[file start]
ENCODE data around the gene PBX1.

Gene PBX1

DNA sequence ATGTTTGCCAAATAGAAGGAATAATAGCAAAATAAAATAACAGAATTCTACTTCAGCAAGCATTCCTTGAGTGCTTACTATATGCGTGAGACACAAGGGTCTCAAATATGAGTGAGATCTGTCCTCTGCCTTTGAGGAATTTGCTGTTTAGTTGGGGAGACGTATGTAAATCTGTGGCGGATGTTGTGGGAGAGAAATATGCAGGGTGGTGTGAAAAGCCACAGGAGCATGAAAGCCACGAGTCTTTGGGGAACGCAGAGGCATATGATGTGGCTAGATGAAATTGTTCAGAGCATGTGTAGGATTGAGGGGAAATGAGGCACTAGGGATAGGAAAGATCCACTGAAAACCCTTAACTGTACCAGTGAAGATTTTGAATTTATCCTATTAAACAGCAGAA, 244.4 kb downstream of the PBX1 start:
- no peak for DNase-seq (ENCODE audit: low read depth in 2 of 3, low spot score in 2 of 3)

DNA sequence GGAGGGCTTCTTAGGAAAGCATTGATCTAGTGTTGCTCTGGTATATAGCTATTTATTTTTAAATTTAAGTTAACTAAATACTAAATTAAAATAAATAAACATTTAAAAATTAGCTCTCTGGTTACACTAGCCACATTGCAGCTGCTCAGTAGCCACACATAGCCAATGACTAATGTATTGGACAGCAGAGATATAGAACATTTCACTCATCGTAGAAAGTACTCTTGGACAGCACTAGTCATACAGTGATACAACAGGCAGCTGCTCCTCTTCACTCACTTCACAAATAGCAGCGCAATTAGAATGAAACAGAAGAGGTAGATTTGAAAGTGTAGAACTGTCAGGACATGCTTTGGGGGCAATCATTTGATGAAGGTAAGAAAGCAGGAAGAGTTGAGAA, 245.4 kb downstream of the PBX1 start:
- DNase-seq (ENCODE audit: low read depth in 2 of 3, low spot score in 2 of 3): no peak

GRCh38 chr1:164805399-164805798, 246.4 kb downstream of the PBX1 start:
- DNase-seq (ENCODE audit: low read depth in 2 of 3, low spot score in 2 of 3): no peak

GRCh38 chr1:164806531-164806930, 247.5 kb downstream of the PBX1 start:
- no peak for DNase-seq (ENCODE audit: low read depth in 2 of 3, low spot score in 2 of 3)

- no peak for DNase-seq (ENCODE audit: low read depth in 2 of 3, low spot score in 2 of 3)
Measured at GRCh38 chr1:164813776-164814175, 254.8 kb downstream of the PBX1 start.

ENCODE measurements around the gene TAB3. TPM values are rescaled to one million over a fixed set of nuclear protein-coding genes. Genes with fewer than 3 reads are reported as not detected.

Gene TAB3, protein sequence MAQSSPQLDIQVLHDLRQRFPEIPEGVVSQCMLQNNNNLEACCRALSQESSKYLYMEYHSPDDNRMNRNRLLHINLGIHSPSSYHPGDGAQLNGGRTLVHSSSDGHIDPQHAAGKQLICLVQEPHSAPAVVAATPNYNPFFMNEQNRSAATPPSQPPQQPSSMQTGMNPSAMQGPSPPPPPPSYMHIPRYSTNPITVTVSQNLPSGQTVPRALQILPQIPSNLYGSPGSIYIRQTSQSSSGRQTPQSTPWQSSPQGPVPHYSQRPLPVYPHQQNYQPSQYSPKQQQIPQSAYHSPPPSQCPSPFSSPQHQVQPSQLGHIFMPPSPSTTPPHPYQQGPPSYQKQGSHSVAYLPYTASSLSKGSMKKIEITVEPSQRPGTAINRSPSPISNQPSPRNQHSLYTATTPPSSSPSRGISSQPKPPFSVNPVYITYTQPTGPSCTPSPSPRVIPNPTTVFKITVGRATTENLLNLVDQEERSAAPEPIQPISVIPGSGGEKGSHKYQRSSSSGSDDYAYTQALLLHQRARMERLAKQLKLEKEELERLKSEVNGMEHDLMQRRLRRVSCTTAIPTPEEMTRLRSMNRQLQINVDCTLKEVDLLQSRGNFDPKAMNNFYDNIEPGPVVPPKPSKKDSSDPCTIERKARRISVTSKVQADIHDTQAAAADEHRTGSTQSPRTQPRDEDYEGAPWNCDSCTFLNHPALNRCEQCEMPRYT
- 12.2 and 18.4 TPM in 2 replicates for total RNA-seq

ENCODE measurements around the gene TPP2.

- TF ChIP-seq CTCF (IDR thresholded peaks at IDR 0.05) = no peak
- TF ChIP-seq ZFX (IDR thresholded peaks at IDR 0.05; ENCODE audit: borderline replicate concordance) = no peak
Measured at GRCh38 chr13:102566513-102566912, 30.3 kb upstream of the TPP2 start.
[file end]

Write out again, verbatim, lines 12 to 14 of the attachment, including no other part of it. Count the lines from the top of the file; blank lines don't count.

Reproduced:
Measured at GRCh38 chr1:164813776-164814175, 254.8 kb downstream of the PBX1 start.

ENCODE measurements around the gene TAB3. TPM values are rescaled to one million over a fixed set of nuclear protein-coding genes. Genes with fewer than 3 reads are reported as not detected.

Gene TAB3, protein sequence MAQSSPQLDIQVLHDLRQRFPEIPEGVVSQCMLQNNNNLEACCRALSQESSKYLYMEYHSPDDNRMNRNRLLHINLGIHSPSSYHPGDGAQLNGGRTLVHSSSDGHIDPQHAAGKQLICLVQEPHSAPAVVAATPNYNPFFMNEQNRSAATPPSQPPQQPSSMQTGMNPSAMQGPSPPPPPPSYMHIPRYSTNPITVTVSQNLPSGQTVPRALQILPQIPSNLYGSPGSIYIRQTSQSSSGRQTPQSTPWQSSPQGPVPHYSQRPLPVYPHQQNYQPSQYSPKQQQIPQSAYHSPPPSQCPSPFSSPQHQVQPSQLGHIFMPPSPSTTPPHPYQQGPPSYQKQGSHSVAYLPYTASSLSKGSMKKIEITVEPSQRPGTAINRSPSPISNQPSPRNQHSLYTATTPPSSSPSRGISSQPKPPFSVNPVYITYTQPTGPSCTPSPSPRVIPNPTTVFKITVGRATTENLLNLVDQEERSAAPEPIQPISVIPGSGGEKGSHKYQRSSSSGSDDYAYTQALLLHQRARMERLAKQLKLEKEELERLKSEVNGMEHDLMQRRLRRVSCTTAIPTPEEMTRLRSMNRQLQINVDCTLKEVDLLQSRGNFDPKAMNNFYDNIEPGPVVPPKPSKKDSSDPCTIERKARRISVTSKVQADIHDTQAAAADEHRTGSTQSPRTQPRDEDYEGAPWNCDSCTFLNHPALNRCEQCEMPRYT